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Hovenweep

Four Corners Region
 

 
The Anasazi, ancestors of today's Pueblo Indians, occupied the canyons of Hovenweep 900 years ago. For centuries these people had lived in small scattered villages but early in the 1100's, extensive droughts in the San Juan Basin drove them into concentrated settlements. They were excellent dry land farmers, and under constant pressure to clear the mesas of trees for fuel as well as to create space for crops. The rains would wash the soils away and they could move on, but when the long droughts came, it became impossible to survive in the traditional way. They abandoned their fields and dwellings on the open plains and mesa tops to cluster together near the permanent springs located at the heads of these canyons. Within two hundred years, crop failure, and shortages of wood forced them to abandon Hovenweep. The place was desolate before 1300. Some suggest the threat of ambush and attack style warfare as a possibile cause behind the construction of the towers and the abandonment of the pueblo, but there are no burnt towers or mass graves to support this.
 
 
 
 
 


 
 
The Square Tower has been is interpreted as a defensive watch tower, supporting the theory that things were not always peaceful at Hovenweep and that as water became scarce there was an increasing need for vigilance. Other researchers have found astronomical alignments built into some other towers which suggest they were used as observatories to determine the time of solstices. This was crucial in figuring when to plant as well as when to plan for an important ceremonial occasion. Often, a point on a distant horizon marking where the sun would rise or set at certain times of year was used in determining these events, but in the area around Hovenweep, much of the horizon is relatively featureless. When feasible, this could be remedied with the building of a cairn on the horizon. On specific days, runners would be sent to travel directly to these locations, as a beam of sun does, carrying prayer feathers and offerings of corn pollen. At Hovenweep, the lack of any clear referents on the horizon led to the use of towers which were designed with celestial alignments so that on the day of the solstice, a beam of sun would shine through a crack in the outer wall onto a mark fixed on an interior wall.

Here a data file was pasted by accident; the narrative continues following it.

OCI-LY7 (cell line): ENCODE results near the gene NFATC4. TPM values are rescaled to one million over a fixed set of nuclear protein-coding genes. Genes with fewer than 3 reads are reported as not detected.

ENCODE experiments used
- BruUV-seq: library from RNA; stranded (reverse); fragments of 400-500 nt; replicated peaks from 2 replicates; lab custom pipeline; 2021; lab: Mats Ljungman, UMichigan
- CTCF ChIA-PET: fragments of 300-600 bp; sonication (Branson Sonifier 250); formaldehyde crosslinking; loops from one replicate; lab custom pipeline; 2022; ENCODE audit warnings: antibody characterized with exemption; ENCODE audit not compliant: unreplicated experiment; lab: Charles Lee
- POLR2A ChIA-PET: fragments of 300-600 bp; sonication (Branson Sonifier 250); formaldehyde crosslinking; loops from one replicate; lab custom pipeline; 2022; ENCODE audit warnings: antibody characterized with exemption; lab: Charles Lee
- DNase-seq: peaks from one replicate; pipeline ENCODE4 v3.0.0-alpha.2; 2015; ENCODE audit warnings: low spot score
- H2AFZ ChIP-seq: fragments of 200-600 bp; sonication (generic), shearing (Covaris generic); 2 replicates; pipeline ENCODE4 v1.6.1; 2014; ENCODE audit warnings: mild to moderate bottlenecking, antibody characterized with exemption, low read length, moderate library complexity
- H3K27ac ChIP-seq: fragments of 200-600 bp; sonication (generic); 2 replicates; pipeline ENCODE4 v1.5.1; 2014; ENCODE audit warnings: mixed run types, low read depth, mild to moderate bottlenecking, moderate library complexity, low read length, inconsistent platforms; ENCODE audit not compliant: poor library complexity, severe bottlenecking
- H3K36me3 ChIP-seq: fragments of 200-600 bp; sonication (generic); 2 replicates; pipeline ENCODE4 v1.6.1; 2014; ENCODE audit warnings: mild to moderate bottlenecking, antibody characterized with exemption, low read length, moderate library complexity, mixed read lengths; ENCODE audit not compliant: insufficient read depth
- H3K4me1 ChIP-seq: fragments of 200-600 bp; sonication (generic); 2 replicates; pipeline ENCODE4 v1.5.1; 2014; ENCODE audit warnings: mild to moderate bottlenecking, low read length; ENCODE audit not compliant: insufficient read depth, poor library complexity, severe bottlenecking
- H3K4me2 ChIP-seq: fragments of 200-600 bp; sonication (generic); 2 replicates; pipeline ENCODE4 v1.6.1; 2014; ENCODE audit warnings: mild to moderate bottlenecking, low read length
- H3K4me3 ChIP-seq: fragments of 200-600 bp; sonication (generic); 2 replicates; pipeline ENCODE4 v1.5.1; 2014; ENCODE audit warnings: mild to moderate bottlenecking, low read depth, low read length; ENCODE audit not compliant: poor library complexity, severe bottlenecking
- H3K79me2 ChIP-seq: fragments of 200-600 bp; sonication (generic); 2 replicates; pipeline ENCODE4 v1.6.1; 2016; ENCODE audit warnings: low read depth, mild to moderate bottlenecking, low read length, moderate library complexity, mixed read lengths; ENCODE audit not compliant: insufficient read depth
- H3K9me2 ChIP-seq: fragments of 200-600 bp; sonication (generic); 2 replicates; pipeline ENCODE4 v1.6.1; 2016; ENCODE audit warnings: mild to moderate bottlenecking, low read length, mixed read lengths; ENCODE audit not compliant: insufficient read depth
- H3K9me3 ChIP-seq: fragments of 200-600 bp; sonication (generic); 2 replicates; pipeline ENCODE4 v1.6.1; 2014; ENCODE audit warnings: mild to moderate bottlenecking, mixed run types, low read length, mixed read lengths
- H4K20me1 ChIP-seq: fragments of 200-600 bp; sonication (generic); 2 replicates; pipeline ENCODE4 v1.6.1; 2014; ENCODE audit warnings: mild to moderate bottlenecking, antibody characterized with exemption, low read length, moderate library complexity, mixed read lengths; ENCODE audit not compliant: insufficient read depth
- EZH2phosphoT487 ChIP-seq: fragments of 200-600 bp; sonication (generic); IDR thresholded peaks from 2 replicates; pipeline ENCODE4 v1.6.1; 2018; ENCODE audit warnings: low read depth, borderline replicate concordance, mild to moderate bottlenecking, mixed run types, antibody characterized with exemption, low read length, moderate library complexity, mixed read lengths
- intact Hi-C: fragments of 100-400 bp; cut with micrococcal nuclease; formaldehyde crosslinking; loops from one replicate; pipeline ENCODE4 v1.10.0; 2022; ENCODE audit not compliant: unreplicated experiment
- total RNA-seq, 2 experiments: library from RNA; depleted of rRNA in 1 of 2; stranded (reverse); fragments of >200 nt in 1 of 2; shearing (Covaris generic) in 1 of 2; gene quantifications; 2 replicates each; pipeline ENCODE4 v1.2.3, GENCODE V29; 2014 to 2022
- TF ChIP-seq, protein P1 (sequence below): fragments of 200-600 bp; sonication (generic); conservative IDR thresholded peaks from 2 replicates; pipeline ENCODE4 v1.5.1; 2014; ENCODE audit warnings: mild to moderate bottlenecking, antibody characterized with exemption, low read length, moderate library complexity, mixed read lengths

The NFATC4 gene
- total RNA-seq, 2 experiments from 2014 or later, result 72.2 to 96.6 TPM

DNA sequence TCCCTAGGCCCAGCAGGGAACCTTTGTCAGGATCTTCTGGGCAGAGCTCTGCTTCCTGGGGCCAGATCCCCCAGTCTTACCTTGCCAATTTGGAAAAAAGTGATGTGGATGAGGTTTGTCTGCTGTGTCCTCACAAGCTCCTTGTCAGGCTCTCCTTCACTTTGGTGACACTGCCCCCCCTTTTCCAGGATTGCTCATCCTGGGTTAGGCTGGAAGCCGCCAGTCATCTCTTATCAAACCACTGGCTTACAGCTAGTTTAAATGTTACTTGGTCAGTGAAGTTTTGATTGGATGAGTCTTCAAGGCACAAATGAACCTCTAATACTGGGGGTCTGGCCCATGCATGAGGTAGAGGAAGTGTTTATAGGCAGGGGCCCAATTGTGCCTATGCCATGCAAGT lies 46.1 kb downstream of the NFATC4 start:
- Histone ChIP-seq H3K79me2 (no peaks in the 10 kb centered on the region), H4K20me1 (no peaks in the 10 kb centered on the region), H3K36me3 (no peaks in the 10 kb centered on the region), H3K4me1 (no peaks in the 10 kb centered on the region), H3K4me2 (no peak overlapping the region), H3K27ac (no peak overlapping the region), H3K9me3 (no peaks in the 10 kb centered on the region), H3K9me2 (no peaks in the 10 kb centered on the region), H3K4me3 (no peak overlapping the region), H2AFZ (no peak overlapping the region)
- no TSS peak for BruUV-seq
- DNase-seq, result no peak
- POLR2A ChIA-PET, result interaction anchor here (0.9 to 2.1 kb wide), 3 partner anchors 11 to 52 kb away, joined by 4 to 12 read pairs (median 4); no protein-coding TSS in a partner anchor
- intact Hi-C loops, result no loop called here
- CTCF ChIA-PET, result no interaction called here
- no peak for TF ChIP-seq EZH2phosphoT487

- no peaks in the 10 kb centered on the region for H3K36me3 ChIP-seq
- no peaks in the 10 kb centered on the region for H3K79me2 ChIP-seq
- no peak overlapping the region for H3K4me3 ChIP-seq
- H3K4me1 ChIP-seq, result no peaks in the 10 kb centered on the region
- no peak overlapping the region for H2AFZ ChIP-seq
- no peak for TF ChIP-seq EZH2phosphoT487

Raven taking leave of the Ruins

Hovenweep is a Ute Indian word meaning 'deserted valley'
 
 
 
 
 
 
 
 
 
 
 
 
 
 
 


 

Sleeping Ute Mountain

    According to legend, Sleeping Ute Mountain was a Great Warrior God in ancient times. He fought monsters and the Evil Ones who troubled the people. The Evil Ones mustered their forces and braced themselves. When their feet pushed into the earth, they created the surrounding mountains and valleys. In the course of the struggle, the Great Warrior was hurt and lay down to rest while he healed. His blanket colors still change with the seasons, so the people know he is only in a deep sleep; the blood from his wound turned into clear water for all creatures to drink. When he rises, he will put an end to all the white man's injustice. The cities will be abandoned and crumble, becoming great ruins where young people will go to wander and ponder the spirit of the men who once lived there. The four-leggeds will return. The great forests will come back. The air and waters will be pure again, as they were in the beginning. Turtle Island will be given back to the original people.

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